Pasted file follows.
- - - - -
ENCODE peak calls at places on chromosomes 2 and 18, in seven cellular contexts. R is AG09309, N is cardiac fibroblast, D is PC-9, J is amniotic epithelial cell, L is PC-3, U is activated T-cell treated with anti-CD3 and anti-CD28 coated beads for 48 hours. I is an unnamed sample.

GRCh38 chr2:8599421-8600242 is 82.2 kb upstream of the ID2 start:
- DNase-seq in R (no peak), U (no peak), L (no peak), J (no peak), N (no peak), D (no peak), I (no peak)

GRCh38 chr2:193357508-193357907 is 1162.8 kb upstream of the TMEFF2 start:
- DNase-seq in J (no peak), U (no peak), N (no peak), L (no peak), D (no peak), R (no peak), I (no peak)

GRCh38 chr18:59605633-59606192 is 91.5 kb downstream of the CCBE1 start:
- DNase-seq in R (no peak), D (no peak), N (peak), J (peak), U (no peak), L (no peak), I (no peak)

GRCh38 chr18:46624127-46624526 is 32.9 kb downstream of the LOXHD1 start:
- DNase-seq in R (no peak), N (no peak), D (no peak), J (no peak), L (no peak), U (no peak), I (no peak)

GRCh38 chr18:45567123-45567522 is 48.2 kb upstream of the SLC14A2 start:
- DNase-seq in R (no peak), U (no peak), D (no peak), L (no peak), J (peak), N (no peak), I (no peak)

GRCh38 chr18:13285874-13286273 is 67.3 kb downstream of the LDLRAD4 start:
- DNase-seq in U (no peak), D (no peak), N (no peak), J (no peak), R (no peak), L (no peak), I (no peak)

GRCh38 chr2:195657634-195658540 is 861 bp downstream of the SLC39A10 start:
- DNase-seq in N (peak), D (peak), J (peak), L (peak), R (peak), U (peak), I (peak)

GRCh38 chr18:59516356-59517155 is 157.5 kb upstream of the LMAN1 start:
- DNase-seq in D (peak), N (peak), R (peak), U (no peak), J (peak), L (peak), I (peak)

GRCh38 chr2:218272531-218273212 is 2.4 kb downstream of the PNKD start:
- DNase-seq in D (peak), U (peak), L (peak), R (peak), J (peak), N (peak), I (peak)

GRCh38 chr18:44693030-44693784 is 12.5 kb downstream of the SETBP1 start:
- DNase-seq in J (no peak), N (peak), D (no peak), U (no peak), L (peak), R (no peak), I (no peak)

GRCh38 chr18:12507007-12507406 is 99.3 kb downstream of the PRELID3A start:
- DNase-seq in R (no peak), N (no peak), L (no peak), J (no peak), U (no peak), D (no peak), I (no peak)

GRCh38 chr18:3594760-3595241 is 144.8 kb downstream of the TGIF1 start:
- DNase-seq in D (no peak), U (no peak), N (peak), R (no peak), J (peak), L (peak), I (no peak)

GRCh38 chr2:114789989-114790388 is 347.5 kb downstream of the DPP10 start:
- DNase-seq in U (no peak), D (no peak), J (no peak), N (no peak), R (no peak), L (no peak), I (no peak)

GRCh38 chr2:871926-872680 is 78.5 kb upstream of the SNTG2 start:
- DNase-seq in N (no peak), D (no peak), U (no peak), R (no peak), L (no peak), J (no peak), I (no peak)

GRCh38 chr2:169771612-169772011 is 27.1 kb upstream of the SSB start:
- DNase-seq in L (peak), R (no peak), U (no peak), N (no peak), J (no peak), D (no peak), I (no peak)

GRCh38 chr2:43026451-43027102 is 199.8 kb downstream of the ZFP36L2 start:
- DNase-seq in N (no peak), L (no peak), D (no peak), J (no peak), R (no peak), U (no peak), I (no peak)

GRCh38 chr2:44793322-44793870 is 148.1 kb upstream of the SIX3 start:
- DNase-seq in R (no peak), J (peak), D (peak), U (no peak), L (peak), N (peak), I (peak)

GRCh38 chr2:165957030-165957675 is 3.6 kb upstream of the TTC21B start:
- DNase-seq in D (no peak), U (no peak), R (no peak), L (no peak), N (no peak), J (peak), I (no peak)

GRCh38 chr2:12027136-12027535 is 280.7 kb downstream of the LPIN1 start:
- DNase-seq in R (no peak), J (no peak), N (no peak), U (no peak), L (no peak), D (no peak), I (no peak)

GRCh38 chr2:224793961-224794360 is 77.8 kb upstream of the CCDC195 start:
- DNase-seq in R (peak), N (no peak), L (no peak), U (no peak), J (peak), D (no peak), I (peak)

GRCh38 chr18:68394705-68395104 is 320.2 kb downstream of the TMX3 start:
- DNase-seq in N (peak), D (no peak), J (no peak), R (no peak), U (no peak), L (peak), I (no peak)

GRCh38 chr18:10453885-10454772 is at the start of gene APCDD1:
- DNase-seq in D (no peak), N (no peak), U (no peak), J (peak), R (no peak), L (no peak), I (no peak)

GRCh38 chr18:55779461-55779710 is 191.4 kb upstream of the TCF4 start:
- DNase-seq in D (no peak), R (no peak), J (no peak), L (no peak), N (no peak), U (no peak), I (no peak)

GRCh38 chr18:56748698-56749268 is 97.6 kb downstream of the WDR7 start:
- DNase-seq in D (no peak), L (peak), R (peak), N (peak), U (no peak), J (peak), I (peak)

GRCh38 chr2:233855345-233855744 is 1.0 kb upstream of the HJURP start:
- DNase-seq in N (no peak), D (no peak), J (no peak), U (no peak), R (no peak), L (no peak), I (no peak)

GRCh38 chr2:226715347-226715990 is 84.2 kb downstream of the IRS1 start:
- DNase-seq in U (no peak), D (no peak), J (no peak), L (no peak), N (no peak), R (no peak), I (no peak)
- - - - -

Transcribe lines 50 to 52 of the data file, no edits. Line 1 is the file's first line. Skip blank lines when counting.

GRCh38 chr2:233855345-233855744 is 1.0 kb upstream of the HJURP start:
- DNase-seq in N (no peak), D (no peak), J (no peak), U (no peak), R (no peak), L (no peak), I (no peak)

GRCh38 chr2:226715347-226715990 is 84.2 kb downstream of the IRS1 start: